Answering questions about the history and translation of the Book of Abraham requires a broad, complex knowledge base. But once I began researching, I didn’t want to stop.
Researching the Book of Abraham is hard to do. It is also important to do. As part of canonized Latter-day Saint scripture in the Pearl of Great Price, the Book of Abraham teaches many doctrines and reveals truths not found elsewhere. But because of the book’s unusual origins, it tends to raise questions among earnest truth-seekers about when, where, and why it was written; how it was translated; how the text relates to the original papyrus and facsimiles; and—perhaps most importantly—what it can tell us about Joseph Smith as a prophet and translator. These are questions worth answering, and the people asking them deserve to have someone put in the time and effort to try to find answers.
Yet finding explanations for these and other questions is not something that can be accomplished easily. Why? Because if you want to research the Book of Abraham comprehensively, you need to acquire skills and knowledge in multiple ancient languages, in at least two phases of ancient history in two regions of the ancient world. You also need to understand ancient symbolism and semiotics, in 19th-century general history and Church history, and in the historical method—as well as knowledge of dozens of theories about how the Book of Abraham came to be.
Yes, Book of Abraham research is hard to do. But for me, it also became hard not to do.
Led to Egyptology
As a young college student, I did not intend to study the Book of Abraham. Instead, I was simply doing all I could to understand the ancient world and ancient scripture better. I studied Hebrew, Aramaic, and everything I could about the ancient world, not realizing that I was beginning to develop the knowledge base and skill set necessary to investigate important questions about the Book of Abraham.
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After getting a master’s degree in Ancient Near Eastern Studies, I pursued a Ph.D. in Egyptology at UCLA, emphasizing in Egyptian language, texts, and religion. I studied every phase of Egyptian history alongside a study of Hebrew language and literature, and I relished the opportunity to see the biblical and Egyptological worlds interact. Soon I found myself involved in an intense study of Egyptian archaeology, which would also prove important later.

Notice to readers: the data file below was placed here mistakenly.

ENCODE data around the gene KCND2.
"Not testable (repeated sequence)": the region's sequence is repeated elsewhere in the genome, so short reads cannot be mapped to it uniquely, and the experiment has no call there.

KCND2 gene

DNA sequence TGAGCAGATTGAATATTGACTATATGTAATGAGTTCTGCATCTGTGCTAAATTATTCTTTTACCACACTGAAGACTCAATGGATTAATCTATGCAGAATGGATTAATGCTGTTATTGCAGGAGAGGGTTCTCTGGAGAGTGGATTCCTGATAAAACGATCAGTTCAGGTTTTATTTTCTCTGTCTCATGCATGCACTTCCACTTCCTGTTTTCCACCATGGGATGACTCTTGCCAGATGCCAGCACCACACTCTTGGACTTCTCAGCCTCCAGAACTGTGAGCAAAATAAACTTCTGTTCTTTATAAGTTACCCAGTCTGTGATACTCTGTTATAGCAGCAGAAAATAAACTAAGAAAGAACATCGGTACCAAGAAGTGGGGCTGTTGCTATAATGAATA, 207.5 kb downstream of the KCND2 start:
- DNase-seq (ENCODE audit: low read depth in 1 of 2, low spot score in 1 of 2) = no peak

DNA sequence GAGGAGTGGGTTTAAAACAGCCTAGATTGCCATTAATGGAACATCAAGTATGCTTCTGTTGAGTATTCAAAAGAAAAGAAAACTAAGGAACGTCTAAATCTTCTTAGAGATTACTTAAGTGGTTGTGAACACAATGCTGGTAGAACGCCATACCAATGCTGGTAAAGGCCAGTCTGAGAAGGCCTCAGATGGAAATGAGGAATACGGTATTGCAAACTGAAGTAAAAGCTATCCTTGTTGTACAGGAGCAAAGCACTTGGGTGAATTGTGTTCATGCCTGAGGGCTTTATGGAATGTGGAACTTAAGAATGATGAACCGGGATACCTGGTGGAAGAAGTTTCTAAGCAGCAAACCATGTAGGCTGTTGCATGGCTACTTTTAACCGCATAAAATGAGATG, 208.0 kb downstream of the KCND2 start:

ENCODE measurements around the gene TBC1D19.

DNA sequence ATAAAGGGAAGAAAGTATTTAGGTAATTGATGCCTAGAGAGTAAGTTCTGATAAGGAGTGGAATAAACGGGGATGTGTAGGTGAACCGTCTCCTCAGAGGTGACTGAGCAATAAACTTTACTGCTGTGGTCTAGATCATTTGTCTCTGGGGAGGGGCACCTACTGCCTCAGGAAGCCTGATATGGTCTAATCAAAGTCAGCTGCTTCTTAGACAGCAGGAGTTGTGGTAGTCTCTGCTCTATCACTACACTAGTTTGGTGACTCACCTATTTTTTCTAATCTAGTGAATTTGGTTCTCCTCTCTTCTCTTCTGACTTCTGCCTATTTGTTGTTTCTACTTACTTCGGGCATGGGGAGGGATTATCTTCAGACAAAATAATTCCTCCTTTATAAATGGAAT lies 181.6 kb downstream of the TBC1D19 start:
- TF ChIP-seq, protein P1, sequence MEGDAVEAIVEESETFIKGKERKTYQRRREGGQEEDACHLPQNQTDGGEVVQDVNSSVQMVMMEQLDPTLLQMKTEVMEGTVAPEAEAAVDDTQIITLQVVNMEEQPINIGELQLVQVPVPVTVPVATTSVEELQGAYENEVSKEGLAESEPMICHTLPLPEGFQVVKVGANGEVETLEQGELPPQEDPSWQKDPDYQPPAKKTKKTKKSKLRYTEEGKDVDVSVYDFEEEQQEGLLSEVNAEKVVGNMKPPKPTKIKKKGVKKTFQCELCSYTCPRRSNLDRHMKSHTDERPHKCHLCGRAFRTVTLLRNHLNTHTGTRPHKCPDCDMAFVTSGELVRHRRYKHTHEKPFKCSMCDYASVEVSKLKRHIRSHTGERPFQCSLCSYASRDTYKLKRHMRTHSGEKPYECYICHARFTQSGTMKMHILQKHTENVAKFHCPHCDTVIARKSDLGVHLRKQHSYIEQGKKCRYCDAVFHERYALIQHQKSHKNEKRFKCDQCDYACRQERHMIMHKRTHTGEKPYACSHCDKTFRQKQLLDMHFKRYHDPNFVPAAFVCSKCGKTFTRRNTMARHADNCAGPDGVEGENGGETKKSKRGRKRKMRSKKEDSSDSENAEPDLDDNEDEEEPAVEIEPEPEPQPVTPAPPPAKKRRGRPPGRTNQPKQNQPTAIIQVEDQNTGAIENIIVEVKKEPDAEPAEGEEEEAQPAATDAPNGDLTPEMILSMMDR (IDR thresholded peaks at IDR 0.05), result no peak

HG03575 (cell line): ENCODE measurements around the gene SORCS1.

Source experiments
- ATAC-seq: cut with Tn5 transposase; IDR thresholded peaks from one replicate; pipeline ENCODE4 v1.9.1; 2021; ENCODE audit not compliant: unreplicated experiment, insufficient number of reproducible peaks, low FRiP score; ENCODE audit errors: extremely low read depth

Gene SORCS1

Although I actively avoided getting involved in Book of Abraham topics at this time, I couldn’t completely avoid the book because people were continually asking me questions about it. So I looked into it just enough to answer a few basic questions.
At one point, I found that I had been answering one question incorrectly because I had simply been parroting the answers that had been given to me in my Egyptology classes. I had been telling people that the ancient Egyptians didn’t engage in human sacrifice. When I found out I was incorrect, I wanted to learn more. As I looked into the topic, I became so fascinated with researching the larger cultural and religious reasons behind the practice that I wrote my doctoral dissertation and later a book on the topic.
Through this research, I learned that many ideas in the Book of Abraham matched perfectly with the understanding that my Egyptology studies were bringing to light.
Eventually, I came to teach at Brigham Young University in Provo. There I became the director of an archaeological excavation focused on the Greco-Roman era of Egypt. Interestingly, this is the other phase of Egyptian history that one needs to be familiar with in order to understand the Book of Abraham.
As I became familiar with the Greco-Roman era of Egypt and received more and more inquiries about the Book of Abraham, I decided to intensely research the book—and became hooked.
Gratitude for the Doctrine
As I have studied the Book of Abraham, I have seen the hand of God time after time. I mean that in two ways: When I study that book of scripture and the process of producing it, I repeatedly have encountered ideas and facts that made me sit back and say, “Wow, only God could make that happen.” For example, authentic Egyptian words show up in the text. Authentic ancient place names are there too. Matches between Joseph Smith’s explanations of the facsimiles and ancient ideas and practices are sometimes startlingly accurate. Textual layers that we would expect from an ancient document are present in the text. I have come to the point where, from an intellectual point of view, I find it more difficult to believe that Joseph Smith made up the Book of Abraham than to believe that God inspired him.
I also have seen the hand of God guiding me and others as we investigate the Book of Abraham. Things have happened, ideas have come, and understanding has distilled like the dews of heaven in ways that I can only attribute to God. The doctrines conveyed in the text are profound and incredibly interwoven.